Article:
Isaiah 2: 1-5
Romans 13: 11-14
Matthew 24: 36-44
It’s coming. You can’t stop it. You can’t slow it. You can’t avoid it. You can’t escape it. It’s coming and it will catch you up and engulf you & there is nothing you can do about it.
No, for once I’m not ranting about the impending celebration of Christmas: I’m talking about the love of God, the presence of God, the reign or kingdom of God.
Advent Sunday is about the start of the season when we get ready for what God does at Christmas.
It is about shifting our attention away from ourselves and from human activity and looking for what God is doing and will do. If there is a pithy Advent message today, it is stop trying so hard and doing so much and simply accept that God is coming to you – nothing is required of you except to accept it!
I’m reminded of the hoary old preacher’s story fo the 5 year old boy who got lost out in the forest near his home. As ot grew darker and darker and as the temperature and then the snow started to fall, his parents grew wild with worry and began searching frantically, each going in a different direction to cover the ground more quickly. Then the boy’s father spotted him, huddled under a bush, wrapped up tightly in his thick coat, fast asleep. As the father lifted him up the boy opened his bleary eyes and said ‘Daddy, at last I’ve found you!’.
We are no more capable of finding God than that boy was of finding his father – and we need to remember at Advent, that it is God who does the travelling – God comes to us – we reflect on God’s activity not our own.
So we hear from Isaiah of a time when God’s place, God’s mountain, will be the highest and greatest in the world – when all people will be drawn to God and when there will be absolute peace – when swords will be hammered into ploughshares. This was a wonderful promise for the people of God of the first Isaiah’s time: the kingdom of Israel has been split into two and both the kingdom of Israel, in the north and the kingdom of Judah, in the south were facing threats from neighbouring kingdoms. War was a fact of life for the people to whom Isaiah was prophesying, and they must have longed for the kind of peace, brought by God, that he promises.
The letter to the Romans looks forward to a time of salvation for all – when the day – the day of the lord – will finally come and all will be light. Although the church at Rome knows they live in a time of darkness, when God’s light has not yet fully dawned, they are told to be ready, and told to put on the armour of light, to be children of light and followers of Christ, even in the darkness that surrounds them.
And Jesus warns his followers that they do not know when the end of time will come, but that it will come unexpectedly and suddenly.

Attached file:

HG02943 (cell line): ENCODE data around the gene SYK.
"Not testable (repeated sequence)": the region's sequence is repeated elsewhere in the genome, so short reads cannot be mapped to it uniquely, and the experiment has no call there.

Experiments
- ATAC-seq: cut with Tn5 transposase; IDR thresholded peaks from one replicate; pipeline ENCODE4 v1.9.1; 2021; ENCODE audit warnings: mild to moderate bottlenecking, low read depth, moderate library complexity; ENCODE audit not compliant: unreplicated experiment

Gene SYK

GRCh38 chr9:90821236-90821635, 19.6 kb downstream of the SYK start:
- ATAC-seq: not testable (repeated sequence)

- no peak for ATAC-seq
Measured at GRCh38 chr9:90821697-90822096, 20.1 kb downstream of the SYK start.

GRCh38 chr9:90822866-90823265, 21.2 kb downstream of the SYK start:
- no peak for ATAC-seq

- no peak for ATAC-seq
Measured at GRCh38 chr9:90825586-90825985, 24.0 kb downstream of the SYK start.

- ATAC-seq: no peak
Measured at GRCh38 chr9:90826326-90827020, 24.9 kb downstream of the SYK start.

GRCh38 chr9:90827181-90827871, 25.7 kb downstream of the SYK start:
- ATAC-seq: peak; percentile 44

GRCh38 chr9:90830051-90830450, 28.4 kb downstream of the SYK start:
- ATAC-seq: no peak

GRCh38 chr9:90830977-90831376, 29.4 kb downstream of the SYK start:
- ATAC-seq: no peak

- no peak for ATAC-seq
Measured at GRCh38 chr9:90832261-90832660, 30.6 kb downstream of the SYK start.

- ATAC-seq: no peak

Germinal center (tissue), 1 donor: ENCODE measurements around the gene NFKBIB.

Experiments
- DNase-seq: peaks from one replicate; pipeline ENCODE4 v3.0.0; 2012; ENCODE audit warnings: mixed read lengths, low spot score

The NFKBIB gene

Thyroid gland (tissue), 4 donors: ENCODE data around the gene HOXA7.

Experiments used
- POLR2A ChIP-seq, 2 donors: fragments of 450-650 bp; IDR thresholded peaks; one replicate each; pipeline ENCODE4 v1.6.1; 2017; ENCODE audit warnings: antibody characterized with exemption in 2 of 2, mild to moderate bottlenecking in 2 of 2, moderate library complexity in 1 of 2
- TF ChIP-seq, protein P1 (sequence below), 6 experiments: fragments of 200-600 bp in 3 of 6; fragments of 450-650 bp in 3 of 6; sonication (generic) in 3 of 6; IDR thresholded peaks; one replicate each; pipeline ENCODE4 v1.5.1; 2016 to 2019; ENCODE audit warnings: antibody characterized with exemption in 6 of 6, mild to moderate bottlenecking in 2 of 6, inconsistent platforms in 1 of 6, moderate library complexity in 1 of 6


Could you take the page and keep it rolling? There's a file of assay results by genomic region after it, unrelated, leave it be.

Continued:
Immediately following this teaching, Jesus tells the parables of the wise & foolish virgins, and of the sheep and the goats – stories of being ready, and of being judged at the end of time.
God will come; life as we know it will change forever; there is nothing we can do except wait for God’s time.
But what are we meant to do with these promises?
They sound a bit like empty promises – ‘a time of great peace & salvation’ – you don’t see much sign of that happening anytime soon, do you? Maybe these prophets got it wrong – maybe God has given up on his world, after all.
Or maybe these promises make us feel that there really isn’t anything we can do except to wait, passively, for God to act. I said that Advent was about God coming to us – so let’s wait & see what God is going to do.
But of course we are not waiting in a vacuum for God to act – we are approaching Christmas and remembering that God has come into the world.
God has come – we don’t need to search or seek or strive. Advent means God is coming to us – whether we like it or not.
And Jesus Christ came to announce that ‘ the kingdom of God is among you’ – we may not be able to see a world of perfect peace yet. But we can live as those who belong to the kingdom, because we know God is here already, that the reign of God has begun, even if God’s rule is not yet complete.
God’s rule of the whole world is not complete, and the timing of that is God’s and not ours, but we can try to make God’s rule more and more complete in our own lives.
Both Isaiah and the letter to the Romans challenge us to walk already as people of the light. Advent is here – God is coming – so live as those who are already people of light and be ready to celebrate the God who in Jesus comes to us and dwells among us and will never leave us. Thanks be to God. Amen.